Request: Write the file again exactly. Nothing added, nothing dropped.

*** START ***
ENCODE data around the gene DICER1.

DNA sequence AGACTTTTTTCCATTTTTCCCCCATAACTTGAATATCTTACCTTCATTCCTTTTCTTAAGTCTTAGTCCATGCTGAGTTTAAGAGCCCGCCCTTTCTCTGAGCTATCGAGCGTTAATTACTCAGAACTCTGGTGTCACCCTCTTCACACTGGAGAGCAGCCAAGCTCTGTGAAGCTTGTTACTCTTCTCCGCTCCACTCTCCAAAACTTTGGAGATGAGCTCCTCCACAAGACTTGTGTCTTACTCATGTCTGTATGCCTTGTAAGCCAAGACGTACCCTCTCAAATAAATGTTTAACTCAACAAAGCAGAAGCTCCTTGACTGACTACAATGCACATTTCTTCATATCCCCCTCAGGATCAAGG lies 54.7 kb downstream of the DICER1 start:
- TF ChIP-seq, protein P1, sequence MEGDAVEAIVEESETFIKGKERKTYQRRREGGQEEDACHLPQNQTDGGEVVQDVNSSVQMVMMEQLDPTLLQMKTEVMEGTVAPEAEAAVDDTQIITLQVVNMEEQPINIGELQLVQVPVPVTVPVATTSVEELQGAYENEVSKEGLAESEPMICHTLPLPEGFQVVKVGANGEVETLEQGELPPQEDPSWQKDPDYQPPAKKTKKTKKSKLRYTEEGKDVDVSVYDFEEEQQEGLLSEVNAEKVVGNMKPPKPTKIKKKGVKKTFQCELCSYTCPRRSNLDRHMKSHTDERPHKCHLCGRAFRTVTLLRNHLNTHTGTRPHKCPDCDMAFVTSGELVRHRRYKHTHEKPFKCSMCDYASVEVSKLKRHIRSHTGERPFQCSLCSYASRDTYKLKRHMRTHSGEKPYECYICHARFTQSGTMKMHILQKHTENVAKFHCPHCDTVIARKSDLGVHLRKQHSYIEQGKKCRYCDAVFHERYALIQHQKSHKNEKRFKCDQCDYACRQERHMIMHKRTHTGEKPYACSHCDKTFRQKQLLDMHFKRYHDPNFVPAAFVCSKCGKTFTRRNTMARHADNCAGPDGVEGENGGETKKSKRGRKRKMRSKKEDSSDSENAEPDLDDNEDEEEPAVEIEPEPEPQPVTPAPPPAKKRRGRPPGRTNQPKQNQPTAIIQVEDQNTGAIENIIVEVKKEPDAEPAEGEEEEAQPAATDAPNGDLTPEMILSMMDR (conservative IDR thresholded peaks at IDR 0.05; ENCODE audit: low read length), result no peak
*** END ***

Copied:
ENCODE data around the gene DICER1.

DNA sequence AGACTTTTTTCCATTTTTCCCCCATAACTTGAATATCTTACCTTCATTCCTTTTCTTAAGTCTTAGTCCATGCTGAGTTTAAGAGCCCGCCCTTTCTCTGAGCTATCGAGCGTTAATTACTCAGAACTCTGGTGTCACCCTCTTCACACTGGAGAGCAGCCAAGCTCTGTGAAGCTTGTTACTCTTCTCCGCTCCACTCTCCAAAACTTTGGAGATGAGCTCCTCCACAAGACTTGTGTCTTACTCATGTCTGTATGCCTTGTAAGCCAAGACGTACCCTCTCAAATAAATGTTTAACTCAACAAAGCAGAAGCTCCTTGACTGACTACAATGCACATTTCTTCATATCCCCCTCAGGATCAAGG lies 54.7 kb downstream of the DICER1 start:
- TF ChIP-seq, protein P1, sequence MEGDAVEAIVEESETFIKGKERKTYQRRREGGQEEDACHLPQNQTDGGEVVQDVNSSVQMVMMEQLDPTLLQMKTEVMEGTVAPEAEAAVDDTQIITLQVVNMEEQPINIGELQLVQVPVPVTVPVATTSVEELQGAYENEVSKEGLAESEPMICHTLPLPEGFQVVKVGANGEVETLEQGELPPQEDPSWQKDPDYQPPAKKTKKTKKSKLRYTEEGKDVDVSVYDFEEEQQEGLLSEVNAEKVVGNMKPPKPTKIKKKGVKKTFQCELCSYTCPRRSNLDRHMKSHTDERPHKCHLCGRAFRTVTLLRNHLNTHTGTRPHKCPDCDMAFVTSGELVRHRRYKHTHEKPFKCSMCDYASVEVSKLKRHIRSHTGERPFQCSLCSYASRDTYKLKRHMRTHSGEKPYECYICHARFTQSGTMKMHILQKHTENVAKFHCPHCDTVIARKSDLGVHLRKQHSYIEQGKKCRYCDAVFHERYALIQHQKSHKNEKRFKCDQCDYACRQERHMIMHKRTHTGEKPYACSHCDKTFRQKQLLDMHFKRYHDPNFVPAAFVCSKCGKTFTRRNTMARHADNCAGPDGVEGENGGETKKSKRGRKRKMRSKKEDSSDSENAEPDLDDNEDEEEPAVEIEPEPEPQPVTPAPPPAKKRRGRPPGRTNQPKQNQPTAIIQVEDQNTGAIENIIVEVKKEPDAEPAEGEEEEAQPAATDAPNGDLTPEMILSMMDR (conservative IDR thresholded peaks at IDR 0.05; ENCODE audit: low read length), result no peak